State Legislature

Univ. of North Florida

UNF President and former Jacksonville Mayor John Delaney is not ruling out another run for office as he steps down this May from his tenure leading the university.

NicoleKlauss / Flickr

Republican primaries will be held tomorrow in Northeast Florida for three spots in the state legislature.

Florida political juggernaut John Thrasher stepped down from his senate seat after 30 years to become the president of Florida State University last year.

House's Weatherford Calls For 'Stand Your Ground' Law Review, But Change Unlikely

Aug 4, 2013

Florida House Speaker Will Weatherford says he’s open to a legislative panel reviewing the state’s Stand Your Ground Law. Weatherford’s comments came in an editorial for the Tampa Tribune.

House Speaker Will Weatherford has said he does not support a repeal of the state’s Stand Your Ground Law, but says he will direct a legislative committee to consider whether the law should be tweaked.

It’s been a rocky week for Florida’s education system. The State Board of Education has reinstituted a rule preventing school grades from dropping more than a letter. The move comes amid continuing efforts to transition to tougher learning goals for students, called the Common Core. Meanwhile, legislative leaders are expressing doubts about new Common Core-aligned tests and want Florida to create its own assessments.

Enforcement of the state's environmental laws has plummeted under Gov. Rick Scott and the private company attorney he picked to lead the Department of Environmental Protection, according to a report to be released Thursday by a group that represents government workers who work in environmental regulation.

Both leaders of Florida’s legislative chambers are asking Education Commissioner Tony Bennett to withdraw from a coalition of states developing a new standardized test.

State Reaches Deal With Amazon; Online Retailer To Bring 3,000 Jobs To Florida

Jun 14, 2013
Wikimedia Commons

TALLAHASSSEE, Fla. (AP) -- Florida has reached a deal to bring major Internet retailer Amazon to the state.

Florida Gov. Rick Scott announced Thursday that Amazon would bring more than 3,000 jobs to the state between now and 2016. The company is poised to spend more than $300 million on new warehouses.

The governor had previously said no to a deal to bring Amazon to the state. He had expressed concerns that signing off on such a deal would result in tax increases for Floridians.

Florida’s private homeowners’ insurance market is “the worse it’s ever been” in the past five years according to Michael Letcher, president of the Home Insurance Buyers Guide.

“To me, the health of the market isn’t how many policies are available in the private market but what kind of choice does a customer have and what kind of ability do we all have to shop our policies,” Letcher said.

Gov. Rick Scott has signed a bill that will allow elections supervisors to expand early voting days and sites.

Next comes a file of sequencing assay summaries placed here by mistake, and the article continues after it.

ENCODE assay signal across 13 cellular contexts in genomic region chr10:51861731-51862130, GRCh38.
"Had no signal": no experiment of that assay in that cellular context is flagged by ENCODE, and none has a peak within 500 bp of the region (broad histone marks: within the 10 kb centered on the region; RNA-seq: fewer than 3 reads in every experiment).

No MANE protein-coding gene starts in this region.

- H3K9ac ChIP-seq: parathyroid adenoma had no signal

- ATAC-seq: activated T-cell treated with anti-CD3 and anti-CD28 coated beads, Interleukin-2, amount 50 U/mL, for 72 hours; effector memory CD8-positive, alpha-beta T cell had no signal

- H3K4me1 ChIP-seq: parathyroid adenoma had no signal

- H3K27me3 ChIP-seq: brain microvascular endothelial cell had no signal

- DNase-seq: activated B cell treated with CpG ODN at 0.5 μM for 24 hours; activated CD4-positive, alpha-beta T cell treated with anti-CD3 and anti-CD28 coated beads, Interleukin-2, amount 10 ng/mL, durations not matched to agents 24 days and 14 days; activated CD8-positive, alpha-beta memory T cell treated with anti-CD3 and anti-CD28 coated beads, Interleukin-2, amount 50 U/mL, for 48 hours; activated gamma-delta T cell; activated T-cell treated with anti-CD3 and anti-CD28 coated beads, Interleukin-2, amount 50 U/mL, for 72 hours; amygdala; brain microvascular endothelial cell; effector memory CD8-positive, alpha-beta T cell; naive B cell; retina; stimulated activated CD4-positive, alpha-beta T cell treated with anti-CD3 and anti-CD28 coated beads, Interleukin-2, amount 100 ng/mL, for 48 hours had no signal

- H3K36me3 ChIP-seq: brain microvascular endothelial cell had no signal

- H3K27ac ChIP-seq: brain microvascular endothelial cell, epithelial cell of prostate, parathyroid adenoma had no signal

Scott signed the bill earlier today. It requires elections supervisors to hold eight days of early voting, but gives them the flexibility to hold up to 14 days. That includes the option of the Sunday before Election Day.

Florida was criticized nationally for long lines and counting delays during the 2012 presidential election and many blamed, in part, Scott and the Republican-led Legislature's 2011 decision to cutback early voting from 14 to 8 days.

Gov. Scott Explains Education Vetoes

May 21, 2013
Meredyth Hope Hall / flgov.com

Gov. Rick Scott spoke to reporters yesterday afternoon about his decision to cut $368 million out of the $74.5 billion budget sent to him by the Florida Legislature.

One of the items he cut would have boosted tuition at state colleges and universities by 3 percent.

“In my case and my wife’s case, we didn’t have parents that could pay for higher education. So the cost of tuition was very significant to us,” Scott said. “I am absolutely committed to keeping tuition low.”

Gage Skidmore / Flickr

Governor Rick Scott signed the 2013-2014 state budget into law today after vetoing a 3 percent tuition increase for Florida colleges and universities, as well as over $368 million in lawmaker pet-projects.

Despite pushback from some lawmakers over the tuition issue, Scott said in his veto message that he believes "it is incumbent upon state leaders to ensure the cost of higher education remains accessible to as many Floridians as possible."


Many South Florida voters were still in line to cast ballots during the 2012 election hours after President Barack Obama had been declared the winner.

Twelve years after hanging chads and the infamous election recount, Florida was again a national punchline last November.

Two important health bills are headed to Gov. Rick Scott’s desk: one that provides state money to keep the prescription drug database going, and another that requires insurers to cover oral chemotherapy drugs, not just cancer drugs that are administered by IV. 

A bill that would expand early voting in Florida is now headed to Gov. Rick Scott.

The Miami Herald/Tampa Bay Times' Tallahassee Bureau reports the House and Senate approved the bill Friday, the last day of the legislative session. It would allow elections supervisors to hold up to 14 days of early voting instead of the current eight days. It also would expand sites where early voting can be held.

It appears increasingly likely that the legislative session will end on Friday without agreement to accept more than $50 billion in federal funds to cover an estimated 1.1 million uninsured Floridians. 

If Florida doesn't take the money, many of the poorest adults in the state -- those who have incomes under $12,000 a year -- won't be offered coverage on Jan. 1, when the expansion of health coverage under the Affordable Care Act goes into effect.

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